As professional females, within the STEM field and in all fields, we have many questions to ponder during Women’s History Month. How do some women handle the most difficult situations imaginable and come out on top, time and again? Can this amazing resilience, positivity, and ability to handle adversity be “taught?” This is a powerful question and critical issue as the ability to manage in adverse situations is critical for success, particularly as we grow in our leadership roles.
The manner in which we respond to adversity can and will impact our confidence, vision for our future, leadership opportunities and ultimately the way others view us. But – how can adversity propel us forward? In my research of those who manage adversity well for Transforming Your STEM Career Through Leadership and Innovation: Inspiration and Strategies for Women, I’ve noted a few common factors present in varying degrees.
To manage adversity well:
- Recognize that adversity is a PART OF THE PROCESS TO SUCCESS! Don’t automatically assume that because a difficult situation is facing you that you’ve done something wrong. Many times adversity is just a part of the process to success or leadership.
- See beyond the adversity. Have confidence that the adversity will not last forever. Don’t “globalize” the adversity or obsess over an issue, making it bigger than it is. Manage the adversity, rather than having it manage you. Practice taking a “This, too, shall pass!” approach.
- Don’t take things personally, and don’t own other peoples’ issues. Sometimes, the particular challenge will go away if we simply change our perspective on our situation or the value we place in a person’s opinion.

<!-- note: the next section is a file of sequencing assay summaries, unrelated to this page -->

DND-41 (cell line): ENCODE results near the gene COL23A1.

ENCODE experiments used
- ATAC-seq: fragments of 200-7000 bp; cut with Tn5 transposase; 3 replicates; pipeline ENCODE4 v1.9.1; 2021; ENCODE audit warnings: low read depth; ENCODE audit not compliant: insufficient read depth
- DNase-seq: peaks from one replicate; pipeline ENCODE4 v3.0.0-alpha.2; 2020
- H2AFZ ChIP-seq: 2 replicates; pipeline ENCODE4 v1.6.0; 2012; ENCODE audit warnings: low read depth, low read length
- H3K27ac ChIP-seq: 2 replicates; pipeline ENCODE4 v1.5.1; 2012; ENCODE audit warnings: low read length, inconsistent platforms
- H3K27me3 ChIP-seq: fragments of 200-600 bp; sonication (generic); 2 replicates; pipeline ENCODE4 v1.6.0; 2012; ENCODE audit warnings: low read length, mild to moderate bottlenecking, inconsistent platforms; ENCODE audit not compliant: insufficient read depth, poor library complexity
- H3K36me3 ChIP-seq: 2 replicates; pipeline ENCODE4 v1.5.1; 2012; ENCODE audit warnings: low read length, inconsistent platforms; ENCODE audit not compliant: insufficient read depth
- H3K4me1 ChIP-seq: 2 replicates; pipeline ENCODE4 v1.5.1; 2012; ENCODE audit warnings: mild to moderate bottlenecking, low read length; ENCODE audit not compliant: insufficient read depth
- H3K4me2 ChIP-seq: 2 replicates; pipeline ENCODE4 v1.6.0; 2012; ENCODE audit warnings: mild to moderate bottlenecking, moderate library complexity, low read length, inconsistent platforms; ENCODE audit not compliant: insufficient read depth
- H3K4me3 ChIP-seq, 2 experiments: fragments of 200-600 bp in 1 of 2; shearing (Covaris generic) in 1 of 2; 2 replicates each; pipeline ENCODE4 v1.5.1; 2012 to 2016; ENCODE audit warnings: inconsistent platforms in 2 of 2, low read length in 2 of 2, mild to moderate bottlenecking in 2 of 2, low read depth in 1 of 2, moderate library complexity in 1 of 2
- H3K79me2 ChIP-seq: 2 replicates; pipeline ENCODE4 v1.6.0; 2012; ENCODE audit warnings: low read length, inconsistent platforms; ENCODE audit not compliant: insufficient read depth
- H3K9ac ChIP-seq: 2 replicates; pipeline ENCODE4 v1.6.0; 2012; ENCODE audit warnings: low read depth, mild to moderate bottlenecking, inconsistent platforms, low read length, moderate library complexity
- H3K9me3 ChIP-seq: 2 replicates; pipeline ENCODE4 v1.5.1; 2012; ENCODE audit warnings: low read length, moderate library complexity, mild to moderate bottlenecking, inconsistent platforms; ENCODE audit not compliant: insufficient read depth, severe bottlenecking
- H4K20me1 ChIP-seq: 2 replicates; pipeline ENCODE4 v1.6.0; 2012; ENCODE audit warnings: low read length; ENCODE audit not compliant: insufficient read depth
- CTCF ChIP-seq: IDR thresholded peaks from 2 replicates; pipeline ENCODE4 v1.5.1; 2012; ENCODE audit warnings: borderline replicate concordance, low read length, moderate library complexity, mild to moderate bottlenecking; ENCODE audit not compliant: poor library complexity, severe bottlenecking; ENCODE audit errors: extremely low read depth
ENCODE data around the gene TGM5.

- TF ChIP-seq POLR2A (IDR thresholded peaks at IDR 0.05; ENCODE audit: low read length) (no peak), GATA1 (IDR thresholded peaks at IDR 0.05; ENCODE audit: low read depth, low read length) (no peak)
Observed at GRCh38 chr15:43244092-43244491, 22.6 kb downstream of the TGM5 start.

- Do self-evaluation without self-depreciation. It is vitally important that we evaluate ourselves, but this does not mean putting ourselves down! Regularly remind yourself of the value you have. Think about how you’ve successfully managed a negative or adverse situation in the past.
- Consciously use adversity as a learning experience by stepping back from the situation emotionally. This is easier said than done, but is 100% possible. I call it “moving into solution mode.” This involves a non-emotional (to the degree possible) analysis of the situation. Then, you focus on fixing it, or doing what you can to improve it. You take the bull by the horns, and you get the job done as best you can. It is like a form of “damage control.” The trick is to not get caught-up in the additional stress. Your emotions are great – they’re what make you passionate! But – your emotions aren’t your friend during this phase. You’ll have time to reflect on your emotions, thoughts, and life lessons later on.
- Have a vision that is bigger than you. Let the value of vision become a source of motivation to actively and positively address the adversity.
- Do something for someone else! Even something small will take your mind off of you and your adversity. Something as small as a kind word or compliment to a stranger can begin the solution process.
Move into solution mode:
- PLAN: Isolate the source or basis of adversity.